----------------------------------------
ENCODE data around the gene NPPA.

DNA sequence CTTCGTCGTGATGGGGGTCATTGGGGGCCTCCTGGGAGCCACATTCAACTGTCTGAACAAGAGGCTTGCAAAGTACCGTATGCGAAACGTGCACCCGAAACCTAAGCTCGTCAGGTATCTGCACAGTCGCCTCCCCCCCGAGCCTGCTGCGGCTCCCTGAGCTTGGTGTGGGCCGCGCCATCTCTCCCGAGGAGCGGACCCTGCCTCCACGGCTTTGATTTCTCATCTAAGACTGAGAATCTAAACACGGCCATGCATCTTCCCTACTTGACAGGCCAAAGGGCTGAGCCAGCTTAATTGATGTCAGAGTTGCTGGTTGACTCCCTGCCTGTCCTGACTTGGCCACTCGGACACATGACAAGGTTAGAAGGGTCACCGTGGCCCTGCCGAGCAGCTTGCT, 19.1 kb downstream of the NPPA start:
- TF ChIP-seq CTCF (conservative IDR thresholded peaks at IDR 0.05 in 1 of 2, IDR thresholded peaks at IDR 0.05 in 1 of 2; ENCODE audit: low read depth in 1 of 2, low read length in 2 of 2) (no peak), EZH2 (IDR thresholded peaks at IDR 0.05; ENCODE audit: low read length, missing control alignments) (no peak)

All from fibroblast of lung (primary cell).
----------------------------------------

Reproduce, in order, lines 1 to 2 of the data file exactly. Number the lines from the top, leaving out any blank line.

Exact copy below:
ENCODE data around the gene NPPA.

DNA sequence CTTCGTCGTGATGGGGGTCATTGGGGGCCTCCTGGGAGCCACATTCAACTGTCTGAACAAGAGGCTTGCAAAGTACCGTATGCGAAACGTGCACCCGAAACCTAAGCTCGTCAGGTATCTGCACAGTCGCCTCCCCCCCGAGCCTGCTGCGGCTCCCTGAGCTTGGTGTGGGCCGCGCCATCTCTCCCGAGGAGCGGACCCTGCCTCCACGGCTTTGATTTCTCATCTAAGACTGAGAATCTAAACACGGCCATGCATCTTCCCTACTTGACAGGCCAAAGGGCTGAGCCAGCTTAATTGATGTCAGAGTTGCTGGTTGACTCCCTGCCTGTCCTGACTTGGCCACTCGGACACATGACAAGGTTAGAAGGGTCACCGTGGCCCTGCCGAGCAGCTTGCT, 19.1 kb downstream of the NPPA start: